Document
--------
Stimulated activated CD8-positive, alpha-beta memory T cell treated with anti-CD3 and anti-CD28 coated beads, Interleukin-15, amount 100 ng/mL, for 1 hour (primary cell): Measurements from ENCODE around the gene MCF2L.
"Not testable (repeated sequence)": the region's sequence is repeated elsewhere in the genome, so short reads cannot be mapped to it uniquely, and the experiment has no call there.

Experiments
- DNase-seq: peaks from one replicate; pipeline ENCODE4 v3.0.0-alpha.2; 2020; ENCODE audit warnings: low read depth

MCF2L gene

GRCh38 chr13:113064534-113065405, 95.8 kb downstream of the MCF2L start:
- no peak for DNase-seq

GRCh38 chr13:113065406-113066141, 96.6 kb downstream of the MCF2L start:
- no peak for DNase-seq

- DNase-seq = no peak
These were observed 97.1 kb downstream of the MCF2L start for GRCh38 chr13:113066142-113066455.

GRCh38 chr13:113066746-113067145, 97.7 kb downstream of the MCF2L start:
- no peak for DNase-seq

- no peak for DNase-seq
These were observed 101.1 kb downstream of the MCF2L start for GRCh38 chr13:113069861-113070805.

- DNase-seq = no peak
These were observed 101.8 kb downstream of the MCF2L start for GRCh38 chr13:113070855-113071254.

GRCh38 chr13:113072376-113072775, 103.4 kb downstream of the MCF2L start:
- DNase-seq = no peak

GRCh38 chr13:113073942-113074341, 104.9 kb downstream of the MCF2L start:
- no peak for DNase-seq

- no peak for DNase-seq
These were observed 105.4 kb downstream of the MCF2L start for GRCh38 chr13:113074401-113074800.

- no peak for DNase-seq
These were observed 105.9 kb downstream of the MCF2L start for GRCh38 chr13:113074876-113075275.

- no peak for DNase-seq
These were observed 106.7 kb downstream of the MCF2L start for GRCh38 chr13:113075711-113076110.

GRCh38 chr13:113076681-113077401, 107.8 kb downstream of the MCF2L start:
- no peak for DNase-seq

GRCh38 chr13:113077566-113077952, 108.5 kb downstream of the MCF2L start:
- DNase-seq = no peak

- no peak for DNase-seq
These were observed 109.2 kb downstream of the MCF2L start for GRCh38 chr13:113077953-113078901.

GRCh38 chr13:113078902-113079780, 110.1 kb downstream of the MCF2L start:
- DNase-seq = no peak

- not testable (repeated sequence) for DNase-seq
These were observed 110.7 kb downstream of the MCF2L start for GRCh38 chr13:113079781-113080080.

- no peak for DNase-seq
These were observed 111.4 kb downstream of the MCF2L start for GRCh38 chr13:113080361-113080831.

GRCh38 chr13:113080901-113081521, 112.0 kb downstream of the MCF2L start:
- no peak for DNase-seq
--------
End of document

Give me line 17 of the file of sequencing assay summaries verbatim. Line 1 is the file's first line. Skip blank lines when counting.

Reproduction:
These were observed 101.8 kb downstream of the MCF2L start for GRCh38 chr13:113070855-113071254.